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Lucy H. Eddy,Megan L. Wood,Katy A. Shire,Daniel D. Bingham,Emma Bonnick,Amy Creaser,Mark Mon-Williams,Liam J.B. Hill
Research suggests that children identified with impaired motor skills can respond well to intensive therapeutic interventions delivered via occupational and physical therapy services. There is, however, a need to explore alternative approaches to delivering interventions outside traditional referral-based clinic settings because limited resources mean such health services often struggle to meet demand. This review sets out to systematically assess the evidence for and against school-based interventions targeted at improving the motor skills of children aged between 3 and 12 years old.
Five electronic databases were searched systematically (AMED, CINAHL, Cochrane, Medline, and PsycINFO) for peer-reviewed articles published between January 2012 and July 2018. Studies were eligible if they implemented a school-based motor skill intervention with a randomized or case-controlled trial design that objectively measured motor skills as an outcome, which were not specific to an athletic or sporting skill. Participants had to be aged between 3 and 12 years old and free from neurological disorders known to affect muscle function. Risk of bias was assessed using the Cochrane risk of bias tool.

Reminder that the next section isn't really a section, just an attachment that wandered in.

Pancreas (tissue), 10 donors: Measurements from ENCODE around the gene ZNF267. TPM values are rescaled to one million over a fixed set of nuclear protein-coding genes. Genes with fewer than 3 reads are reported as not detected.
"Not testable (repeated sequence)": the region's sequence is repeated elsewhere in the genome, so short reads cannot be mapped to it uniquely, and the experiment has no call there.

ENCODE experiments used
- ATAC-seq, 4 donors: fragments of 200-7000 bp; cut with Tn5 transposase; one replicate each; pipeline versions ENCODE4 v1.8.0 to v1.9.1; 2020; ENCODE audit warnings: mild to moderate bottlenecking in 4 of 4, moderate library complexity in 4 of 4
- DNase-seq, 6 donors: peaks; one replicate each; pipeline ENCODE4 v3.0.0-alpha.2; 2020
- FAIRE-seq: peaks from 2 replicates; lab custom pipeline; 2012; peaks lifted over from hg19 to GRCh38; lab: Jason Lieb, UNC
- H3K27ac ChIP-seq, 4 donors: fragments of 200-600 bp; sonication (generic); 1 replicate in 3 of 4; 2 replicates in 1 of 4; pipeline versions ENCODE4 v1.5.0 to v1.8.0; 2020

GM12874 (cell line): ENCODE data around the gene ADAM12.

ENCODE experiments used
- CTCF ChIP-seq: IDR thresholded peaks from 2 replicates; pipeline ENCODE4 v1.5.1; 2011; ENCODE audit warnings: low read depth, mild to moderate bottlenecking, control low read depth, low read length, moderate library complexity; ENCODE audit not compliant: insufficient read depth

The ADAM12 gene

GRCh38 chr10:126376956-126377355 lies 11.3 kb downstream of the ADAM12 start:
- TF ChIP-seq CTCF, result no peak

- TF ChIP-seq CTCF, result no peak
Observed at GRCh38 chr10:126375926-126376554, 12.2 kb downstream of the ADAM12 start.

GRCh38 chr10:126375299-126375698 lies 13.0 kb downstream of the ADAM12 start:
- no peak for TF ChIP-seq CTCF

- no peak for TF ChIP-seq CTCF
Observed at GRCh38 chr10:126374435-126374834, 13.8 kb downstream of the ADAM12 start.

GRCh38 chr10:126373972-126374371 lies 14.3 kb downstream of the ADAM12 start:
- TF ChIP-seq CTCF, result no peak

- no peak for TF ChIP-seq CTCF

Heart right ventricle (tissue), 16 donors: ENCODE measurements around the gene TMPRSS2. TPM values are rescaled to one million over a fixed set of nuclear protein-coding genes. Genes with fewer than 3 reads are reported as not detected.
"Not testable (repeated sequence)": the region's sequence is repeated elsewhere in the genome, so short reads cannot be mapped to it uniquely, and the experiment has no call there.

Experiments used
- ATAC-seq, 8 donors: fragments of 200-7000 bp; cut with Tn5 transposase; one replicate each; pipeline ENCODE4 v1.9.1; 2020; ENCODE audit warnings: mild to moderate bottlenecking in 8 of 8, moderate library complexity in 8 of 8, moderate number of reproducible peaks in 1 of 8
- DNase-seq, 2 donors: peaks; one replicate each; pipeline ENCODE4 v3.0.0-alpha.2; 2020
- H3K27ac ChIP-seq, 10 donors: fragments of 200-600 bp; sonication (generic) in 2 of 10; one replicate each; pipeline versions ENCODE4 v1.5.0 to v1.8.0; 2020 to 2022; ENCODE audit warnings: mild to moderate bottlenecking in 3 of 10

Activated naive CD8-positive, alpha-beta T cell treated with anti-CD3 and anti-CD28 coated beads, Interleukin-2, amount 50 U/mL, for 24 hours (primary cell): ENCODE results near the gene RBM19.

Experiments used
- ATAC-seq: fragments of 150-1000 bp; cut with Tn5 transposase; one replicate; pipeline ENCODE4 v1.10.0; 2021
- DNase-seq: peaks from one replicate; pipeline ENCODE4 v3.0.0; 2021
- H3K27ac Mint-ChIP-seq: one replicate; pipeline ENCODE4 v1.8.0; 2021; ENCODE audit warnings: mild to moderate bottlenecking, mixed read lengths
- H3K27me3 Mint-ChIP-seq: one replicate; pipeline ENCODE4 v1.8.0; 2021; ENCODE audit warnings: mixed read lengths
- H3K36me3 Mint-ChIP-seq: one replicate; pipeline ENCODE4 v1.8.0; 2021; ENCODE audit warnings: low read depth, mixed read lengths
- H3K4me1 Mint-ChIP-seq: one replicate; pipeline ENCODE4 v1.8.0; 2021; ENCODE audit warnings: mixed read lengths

Twenty-three studies met the inclusion criteria. These studies encompassed interventions targeted at training: fundamental movement skills, handwriting, fine, and global motor skills. The majority of these studies reported beneficial impact on motor function specifically, but some interventions also assessed subsequent impacts on activity and participation (but not well-being). A number of the studies had methodological shortcomings that means these results need to be interpreted with caution.
Schools appear to be an effective setting for motor skill interventions, but the extent of benefit likely depends on the type of intervention. Moreover, confirmation is needed as to whether benefits extend beyond motor function into everyday activities, participation, and well-being. Future research should include follow-up measures to assess the longer term efficacy of school-based interventions.